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  • Brokering Democracy in Africa: The Rise of Clientelist Democracy in Senegal
  • Sheldon Gellar
Linda J. Beck. Brokering Democracy in Africa: The Rise of Clientelist Democracy in Senegal. New York: Palgrave Macmillan, 2008. xiii + 280 pp. Photographs. Maps. Figures. Tables. Notes. Appendixes. Bibliography. Index. $79.95. Cloth.

Is clientelism compatible with democracy? In this thoughtful and well-researched study, Linda Beck makes a convincing argument that it can be. For Beck, clientelist democracies are democratic regimes “infused with clientelist relationships that serve as the basis for political mobilization and accountability”(4). When characterized by a competitive electoral process and effective protection of political freedoms and civil liberties, clientelist democracies become a subtype of democracy that exists alongside electoral democracy, liberal democracy, and advanced democracy. Although Senegal is the case study, the author notes that clientelist democracies are not limited to Africa but can also be found in various forms in countries like India, Italy, and Mexico.

According to Beck, clientelist democracy is the most likely trajectory for neopatrimonial regimes in Africa that are moving away from authoritarianism. Unlike many studies on clientelism in Africa, which start with the state and national political institutions, the book focuses on subnational politics and the decisive role of political brokers as intermediaries between local constituencies and national-level authorities. The author rejects the notion that political clientelism is based primarily on vote-buying, arguing that trust and reciprocity between patrons and clients are also important. Moreover, clientelism is not a monolithic phenomenon; it can take many forms. Different varieties and modes of clientelism reflect differences in the degree of social authority of local brokers as patrons and the extent to which local brokers are politically autonomous. The degree of social authority and political autonomy determines the extent to which clientelism curtails political competition and participation, two key components of democracy.

Beck analyzes four different kinds of brokers (influential, dependent, limited, and autonomous) operating in three socioeconomic settings within Senegal and the Senegalese diaspora in America. The first case involves the [End Page 180] top echelons of the Mouride marabouts of central Senegal who are influential brokers because they have a high degree both of social authority and of political autonomy: high social authority has given them the capacity to mobilize their followers, while an ability to generate wealth independent of the state has enhanced their political autonomy. The second case refers to the Tukulor nobles serving as brokers in northern Senegal, classified as dependent brokers. While enjoying a relatively high degree of social authority, the Tukulor elites attached to the Parti Socialist (PS) party-state system are nonetheless highly dependent upon politics and state resources to sustain their status. This situation helps explain why Futa Toro strongly supported the PS regime and why so many Tukulor brokers switched parties after Wade’s victory in 2000.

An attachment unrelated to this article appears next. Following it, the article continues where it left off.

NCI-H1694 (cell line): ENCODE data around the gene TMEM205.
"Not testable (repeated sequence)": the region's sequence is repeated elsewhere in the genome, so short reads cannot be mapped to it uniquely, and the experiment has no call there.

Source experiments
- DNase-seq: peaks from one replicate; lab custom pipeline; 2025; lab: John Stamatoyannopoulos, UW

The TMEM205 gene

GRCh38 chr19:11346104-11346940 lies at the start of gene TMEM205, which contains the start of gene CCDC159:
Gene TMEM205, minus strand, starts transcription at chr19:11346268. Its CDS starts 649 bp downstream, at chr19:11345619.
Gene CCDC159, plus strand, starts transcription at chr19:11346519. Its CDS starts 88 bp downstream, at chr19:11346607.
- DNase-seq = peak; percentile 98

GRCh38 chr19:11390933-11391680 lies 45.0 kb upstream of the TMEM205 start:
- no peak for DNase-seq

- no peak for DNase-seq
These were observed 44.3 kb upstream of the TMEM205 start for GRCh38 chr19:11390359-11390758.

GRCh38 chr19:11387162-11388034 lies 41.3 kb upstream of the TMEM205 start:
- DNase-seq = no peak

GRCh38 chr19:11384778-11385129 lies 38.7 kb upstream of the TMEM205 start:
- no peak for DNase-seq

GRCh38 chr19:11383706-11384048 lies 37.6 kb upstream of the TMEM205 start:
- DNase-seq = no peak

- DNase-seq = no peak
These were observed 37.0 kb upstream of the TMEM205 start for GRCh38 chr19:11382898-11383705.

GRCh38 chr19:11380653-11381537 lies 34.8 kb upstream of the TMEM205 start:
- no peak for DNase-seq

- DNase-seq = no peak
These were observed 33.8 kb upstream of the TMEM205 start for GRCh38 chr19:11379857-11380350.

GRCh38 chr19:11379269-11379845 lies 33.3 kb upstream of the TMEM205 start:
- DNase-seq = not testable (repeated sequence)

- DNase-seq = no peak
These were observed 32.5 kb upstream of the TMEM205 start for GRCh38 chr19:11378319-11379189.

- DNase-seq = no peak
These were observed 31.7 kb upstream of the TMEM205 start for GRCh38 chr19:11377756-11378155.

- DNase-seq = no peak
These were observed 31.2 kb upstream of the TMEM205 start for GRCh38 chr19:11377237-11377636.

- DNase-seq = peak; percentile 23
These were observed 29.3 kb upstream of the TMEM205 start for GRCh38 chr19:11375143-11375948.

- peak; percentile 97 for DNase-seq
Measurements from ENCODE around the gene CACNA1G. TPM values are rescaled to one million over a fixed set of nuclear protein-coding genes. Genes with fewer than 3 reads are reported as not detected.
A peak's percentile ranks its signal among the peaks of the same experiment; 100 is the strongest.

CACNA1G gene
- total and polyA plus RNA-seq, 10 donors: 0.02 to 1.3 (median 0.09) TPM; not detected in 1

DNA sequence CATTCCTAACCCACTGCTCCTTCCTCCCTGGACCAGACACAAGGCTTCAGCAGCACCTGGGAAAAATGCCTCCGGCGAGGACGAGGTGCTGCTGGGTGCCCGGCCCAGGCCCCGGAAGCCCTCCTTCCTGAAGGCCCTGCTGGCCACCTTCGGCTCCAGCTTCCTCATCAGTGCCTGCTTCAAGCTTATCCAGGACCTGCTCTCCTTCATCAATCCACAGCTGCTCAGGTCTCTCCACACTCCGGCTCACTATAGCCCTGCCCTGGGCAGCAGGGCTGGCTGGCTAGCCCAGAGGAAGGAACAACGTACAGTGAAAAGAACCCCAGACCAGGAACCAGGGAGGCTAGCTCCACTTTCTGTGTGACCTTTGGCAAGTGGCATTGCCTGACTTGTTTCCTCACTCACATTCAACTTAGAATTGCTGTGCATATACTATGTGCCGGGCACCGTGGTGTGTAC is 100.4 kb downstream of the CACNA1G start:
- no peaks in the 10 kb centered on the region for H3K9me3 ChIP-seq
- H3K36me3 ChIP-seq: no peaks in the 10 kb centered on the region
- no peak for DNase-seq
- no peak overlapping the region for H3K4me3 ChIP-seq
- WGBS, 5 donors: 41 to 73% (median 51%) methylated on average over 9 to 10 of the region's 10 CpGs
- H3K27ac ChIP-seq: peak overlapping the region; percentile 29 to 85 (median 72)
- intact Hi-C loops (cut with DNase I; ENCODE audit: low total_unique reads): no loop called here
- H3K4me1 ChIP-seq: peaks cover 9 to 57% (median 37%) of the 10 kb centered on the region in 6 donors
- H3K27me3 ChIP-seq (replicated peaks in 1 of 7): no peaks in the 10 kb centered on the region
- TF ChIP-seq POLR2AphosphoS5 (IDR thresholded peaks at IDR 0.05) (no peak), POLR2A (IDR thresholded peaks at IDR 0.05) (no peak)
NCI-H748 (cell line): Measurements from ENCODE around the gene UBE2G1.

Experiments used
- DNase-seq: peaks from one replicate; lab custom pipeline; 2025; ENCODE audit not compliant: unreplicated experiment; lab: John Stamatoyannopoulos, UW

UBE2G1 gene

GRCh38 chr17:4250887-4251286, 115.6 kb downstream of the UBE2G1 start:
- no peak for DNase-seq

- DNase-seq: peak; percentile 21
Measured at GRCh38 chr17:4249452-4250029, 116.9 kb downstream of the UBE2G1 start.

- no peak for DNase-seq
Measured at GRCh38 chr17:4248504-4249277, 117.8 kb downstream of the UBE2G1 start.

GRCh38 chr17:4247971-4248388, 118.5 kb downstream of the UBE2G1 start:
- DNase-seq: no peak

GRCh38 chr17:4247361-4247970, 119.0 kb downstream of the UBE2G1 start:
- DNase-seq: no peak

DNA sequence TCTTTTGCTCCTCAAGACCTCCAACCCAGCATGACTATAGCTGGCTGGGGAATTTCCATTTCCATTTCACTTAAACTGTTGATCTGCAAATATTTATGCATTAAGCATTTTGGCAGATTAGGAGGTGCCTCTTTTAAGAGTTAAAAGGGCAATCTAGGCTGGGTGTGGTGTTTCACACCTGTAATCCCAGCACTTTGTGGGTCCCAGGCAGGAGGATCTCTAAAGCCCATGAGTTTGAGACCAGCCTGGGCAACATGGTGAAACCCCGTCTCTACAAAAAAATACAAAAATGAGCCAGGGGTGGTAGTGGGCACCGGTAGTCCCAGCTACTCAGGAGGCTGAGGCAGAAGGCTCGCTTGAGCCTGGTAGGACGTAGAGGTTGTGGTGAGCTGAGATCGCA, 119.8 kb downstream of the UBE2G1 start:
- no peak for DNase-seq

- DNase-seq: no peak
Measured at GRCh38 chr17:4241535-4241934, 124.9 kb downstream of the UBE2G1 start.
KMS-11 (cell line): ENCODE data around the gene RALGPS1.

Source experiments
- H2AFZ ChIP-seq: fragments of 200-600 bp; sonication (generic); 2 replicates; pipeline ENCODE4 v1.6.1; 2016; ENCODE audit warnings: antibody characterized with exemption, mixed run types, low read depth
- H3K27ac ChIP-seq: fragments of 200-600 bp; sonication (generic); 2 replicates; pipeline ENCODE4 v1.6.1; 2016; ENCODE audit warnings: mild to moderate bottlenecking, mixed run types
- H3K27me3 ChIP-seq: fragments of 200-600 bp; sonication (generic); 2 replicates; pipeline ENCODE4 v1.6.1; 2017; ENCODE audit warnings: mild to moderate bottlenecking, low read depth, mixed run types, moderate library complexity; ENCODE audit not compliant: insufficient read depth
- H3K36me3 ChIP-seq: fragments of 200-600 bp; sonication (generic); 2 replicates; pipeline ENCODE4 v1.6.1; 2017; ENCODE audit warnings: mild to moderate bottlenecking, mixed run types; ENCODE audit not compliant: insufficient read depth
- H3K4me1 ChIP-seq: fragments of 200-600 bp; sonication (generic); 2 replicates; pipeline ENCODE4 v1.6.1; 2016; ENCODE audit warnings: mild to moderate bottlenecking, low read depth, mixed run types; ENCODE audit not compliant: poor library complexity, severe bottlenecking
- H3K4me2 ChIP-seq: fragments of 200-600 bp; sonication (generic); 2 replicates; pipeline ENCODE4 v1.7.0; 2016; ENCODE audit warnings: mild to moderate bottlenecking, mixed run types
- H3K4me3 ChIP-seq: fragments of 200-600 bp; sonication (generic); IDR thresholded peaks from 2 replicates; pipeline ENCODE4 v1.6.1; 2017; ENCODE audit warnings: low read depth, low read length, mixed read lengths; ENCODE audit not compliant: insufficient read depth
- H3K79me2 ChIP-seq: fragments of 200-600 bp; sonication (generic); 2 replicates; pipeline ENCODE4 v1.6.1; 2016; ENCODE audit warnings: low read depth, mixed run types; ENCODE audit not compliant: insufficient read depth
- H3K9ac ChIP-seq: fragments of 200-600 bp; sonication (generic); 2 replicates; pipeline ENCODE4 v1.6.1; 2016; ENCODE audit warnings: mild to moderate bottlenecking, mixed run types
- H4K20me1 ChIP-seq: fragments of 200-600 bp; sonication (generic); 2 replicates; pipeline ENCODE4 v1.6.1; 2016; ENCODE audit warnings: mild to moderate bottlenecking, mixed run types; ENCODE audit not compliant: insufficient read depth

The third case concerns local brokers in lower Casamance, whom Beck presents as limited brokers; coming from small-scale egalitarian societies, they have little traditional social authority or ability to mobilize their followers to support the state and lack the clout needed to insure that the state delivers goods and services or at least protects their clientele from rapacious northerners. Their relative degree of political autonomy derives from their limited ties with the party state. The final case concerns Senegalese brokers operating in America, whom Beck calls autonomous because they generate their own wealth and are not dependent upon traditional social authority to mobilize a following, or ties with the regime to enhance their social status.

Beck does an excellent job of tracing the changing role of the brokers as political, social, and economic conditions evolve, and showing how greater social and economic equality and distance from traditional authority renders clients less dependent upon patrons. While making the case for clientelist democracy as an authentic form of democracy, the book also points to the fragility of clientelist democracies in the absence of a strong commitment to the rule of law and protection of political and civil liberties. Becks’s fine scholarship illustrates how a well-crafted country case study can make an important contribution to our understanding of the varieties of forms that democracy can take.

Sheldon Gellar...


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pp. 180-181
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